The Christmas Tree in the Old College quad of the University of Edinburgh

By the time we returned to our hotel we had walked 22,500 steps so we put our feet up awhile and enjoyed a couple of hours rest. The drizzle had all but ceased by the time we went out to eat and as we quite ravenous after so much activity earlier we settled on a restaurant close by on George Street which suited us very nicely.

If you have enjoyed reading this post you may also like:

Other posts in this series:

A Christmas break in Edinburgh

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ScotlandsPeople, Portobello seafront and Georgian House, Edinburgh

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61 thoughts on “Day 2. Exploring Edinburgh’s Royal Mile

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  5. Pingback: Day 2. The Royal Mile, Edinburgh – Love Travelling Blog

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  13. jasonlikestotravel

    Another lovely read. I actually considered visiting the parliament building when I passed it on the way to Holyrood. Unfortunately it was a Sunday though so will have to wait until next time, it looks interesting though 🙂

    Liked by 1 person

  14. Thank you for this wonderful post. I was in Edinburgh for only two days in the 1980s but I have fond memories. The city reminded me of San Francisco before it got indescribably dirty. A town of hills surrounded by water and scoured by clean air. Men still wearing tweed jackets. I’d walk and walk and walk until I got tired and then I would hail a cab to take me back to my hotel. I especially loved the Royal Botanic Garden. The new Parliament Building was not built when I visited but your photo reminds me of what Tom Wolfe once remarked. He said, “We all have to live with an architect’s mistakes.”

    Liked by 1 person

    1. Thank you Thomas for your much appreciated thoughts on my series of posts on Edinburgh. It’s so pleasing to read that these posts have brought back some fond memories and reminded you how beautiful the city is. I can never tire of visiting Edinburgh whatever the time of year. Incidentally, I’ve visited San Francisco a couple of times but my last visit was around 20 years ago so I’m certain it has changed a lot since then.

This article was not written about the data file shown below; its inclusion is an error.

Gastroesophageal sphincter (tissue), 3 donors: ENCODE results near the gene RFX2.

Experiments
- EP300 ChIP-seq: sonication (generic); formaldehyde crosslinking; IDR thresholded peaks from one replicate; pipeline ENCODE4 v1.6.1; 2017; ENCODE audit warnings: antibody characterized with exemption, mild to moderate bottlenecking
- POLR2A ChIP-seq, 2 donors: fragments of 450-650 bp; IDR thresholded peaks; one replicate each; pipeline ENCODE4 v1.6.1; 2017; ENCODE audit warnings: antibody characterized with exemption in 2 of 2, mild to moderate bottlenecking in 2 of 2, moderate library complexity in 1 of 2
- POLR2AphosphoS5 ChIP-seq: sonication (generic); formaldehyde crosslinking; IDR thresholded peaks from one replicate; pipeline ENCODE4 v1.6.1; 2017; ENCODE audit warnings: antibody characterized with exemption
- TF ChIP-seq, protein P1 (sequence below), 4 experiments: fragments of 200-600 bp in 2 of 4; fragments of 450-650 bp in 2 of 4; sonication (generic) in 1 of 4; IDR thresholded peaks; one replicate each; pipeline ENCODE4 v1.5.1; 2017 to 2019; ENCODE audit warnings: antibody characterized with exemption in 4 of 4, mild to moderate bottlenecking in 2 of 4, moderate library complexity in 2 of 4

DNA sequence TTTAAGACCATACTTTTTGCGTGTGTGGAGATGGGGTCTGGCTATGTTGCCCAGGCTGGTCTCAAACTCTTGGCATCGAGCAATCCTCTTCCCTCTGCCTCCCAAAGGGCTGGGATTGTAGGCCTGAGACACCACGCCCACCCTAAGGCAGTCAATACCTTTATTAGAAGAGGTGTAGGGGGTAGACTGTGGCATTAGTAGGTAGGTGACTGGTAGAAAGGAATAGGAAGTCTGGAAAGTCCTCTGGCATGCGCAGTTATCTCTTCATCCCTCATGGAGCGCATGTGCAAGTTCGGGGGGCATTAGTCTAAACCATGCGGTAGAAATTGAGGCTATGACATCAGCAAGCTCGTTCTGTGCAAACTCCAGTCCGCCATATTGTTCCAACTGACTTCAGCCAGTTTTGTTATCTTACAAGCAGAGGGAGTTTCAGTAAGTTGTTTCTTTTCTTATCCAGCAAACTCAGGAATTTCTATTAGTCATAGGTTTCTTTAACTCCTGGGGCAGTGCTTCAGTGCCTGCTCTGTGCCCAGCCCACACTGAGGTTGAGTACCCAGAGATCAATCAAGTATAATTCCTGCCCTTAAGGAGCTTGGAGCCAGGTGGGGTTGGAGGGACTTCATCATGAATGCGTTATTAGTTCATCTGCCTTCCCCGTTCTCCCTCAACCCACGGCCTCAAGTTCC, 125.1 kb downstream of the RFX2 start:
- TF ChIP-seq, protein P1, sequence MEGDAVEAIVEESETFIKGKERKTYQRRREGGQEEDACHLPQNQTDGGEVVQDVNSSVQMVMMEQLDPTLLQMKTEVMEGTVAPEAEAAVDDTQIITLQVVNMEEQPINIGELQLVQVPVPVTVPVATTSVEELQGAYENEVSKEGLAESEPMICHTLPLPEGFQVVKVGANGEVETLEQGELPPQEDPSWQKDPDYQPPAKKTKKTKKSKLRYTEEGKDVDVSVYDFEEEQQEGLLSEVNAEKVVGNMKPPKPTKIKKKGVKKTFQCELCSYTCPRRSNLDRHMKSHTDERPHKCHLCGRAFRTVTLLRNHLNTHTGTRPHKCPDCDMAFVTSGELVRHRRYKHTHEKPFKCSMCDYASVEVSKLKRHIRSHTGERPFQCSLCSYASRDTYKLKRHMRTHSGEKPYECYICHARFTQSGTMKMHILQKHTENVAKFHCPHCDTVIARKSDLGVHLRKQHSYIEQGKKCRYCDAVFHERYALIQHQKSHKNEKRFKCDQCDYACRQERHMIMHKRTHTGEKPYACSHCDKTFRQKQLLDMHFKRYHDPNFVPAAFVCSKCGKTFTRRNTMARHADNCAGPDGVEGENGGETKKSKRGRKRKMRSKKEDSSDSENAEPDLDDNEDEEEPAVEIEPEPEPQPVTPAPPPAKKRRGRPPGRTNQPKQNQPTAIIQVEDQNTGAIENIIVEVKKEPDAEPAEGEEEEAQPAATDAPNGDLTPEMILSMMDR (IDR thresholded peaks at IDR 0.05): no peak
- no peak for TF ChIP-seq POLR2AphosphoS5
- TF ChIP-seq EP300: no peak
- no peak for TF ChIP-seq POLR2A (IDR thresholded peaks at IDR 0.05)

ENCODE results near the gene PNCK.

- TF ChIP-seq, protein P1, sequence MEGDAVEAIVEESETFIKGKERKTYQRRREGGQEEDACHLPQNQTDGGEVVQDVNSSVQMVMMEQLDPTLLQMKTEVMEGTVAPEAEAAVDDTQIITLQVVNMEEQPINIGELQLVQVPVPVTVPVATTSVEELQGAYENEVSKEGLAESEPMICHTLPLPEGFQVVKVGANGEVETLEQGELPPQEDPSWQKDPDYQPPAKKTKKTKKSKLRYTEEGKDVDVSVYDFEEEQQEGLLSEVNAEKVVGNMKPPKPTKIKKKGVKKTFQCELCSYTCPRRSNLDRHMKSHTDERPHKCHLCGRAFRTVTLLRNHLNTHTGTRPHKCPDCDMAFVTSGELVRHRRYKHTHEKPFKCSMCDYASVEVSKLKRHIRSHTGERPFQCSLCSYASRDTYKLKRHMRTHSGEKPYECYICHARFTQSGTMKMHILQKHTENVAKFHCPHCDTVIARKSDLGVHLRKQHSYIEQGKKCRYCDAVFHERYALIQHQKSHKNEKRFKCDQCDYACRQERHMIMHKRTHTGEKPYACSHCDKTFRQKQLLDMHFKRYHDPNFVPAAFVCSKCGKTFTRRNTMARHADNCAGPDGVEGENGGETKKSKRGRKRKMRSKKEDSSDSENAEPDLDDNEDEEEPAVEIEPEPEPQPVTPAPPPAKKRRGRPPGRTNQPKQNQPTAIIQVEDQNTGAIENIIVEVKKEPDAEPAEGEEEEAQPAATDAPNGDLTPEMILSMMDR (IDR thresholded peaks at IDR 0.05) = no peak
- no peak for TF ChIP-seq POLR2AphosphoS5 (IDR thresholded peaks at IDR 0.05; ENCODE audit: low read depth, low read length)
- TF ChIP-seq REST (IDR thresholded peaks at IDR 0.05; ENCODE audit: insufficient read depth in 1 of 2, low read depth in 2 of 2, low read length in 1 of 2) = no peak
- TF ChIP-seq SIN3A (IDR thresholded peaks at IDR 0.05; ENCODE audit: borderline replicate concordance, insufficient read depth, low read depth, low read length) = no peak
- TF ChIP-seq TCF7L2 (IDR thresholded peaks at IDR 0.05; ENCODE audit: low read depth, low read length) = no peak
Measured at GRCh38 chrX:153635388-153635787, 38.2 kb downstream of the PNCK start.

15. I was fortunate to visit Edinburgh last April. Unfortunately, our time was limited and we spent most of it exploring the castle. I did get to visit the writers museum and the history museum on my own time. What eclectic exhibits at the latter! Wish we had had more time, but i thoroughly enjoyed reading this article.

    Liked by 1 person

  16. Agree with your views on the exterior of the Parliament building Marion; quite ugly in my view. Great amount of steps in one day and I really would love to visit the Writer’s Museum. I have first editions of Sir Walter Scott…one question how old is your Paddington Bear?

    Liked by 1 person

    1. How wonderful that you have first editions of Sir Walter Scott definitely to be treasured Sue! As for my Paddington Bear, he will be 40 this year as I remember being given him as a gift in 1980. I dislike the modern day Paddington – he looks as if he’s been on a strict diet and denied his favourite marmalade sandwiches! Do you also own a Paddington Bear Sue?

      Liked by 1 person

  17. federica

    Edinburgh is my dream destination. But we have Holiday in March, so we have to put it off also this year 😦 I hope I will visit this marvellous city very soon!

    Federica |

    Liked by 1 person

  18. Great set of beautiful photos.

    Oh, Paddington Bear. When my granddaughter was small child, we bought him Paddington bear from London. She loved it very much!!! The Leonardo da Vinci exhibition, must have been interesting. I just read an article about him and his thoughts, inventions and visions. Thank you for this post.

    Happy 2020!

    Liked by 1 person

  19. Jepsy Babu

    Wowwwwwwww Edinburgh is so beautiful. The Palace of Hollywood House and the Queens gallery is lovely. St.Giles cathedral and the Writers museum is amazing. The Castle esplanade and the Grass Market is also beautiful. The Teviot Row House is breathtaking. Thank you for sharing these photos and wish you a very happy new year’s eve.

    Liked by 1 person

  20. Jepsy Babu

    Wowwwwwwww Edinburgh is so beautiful. The Palace of Hollywood House and the Queens gallery is lovely. St. Giles cathedral and the Writers museum is amazing. The Castle esplanade and Grass Market

    Liked by 1 person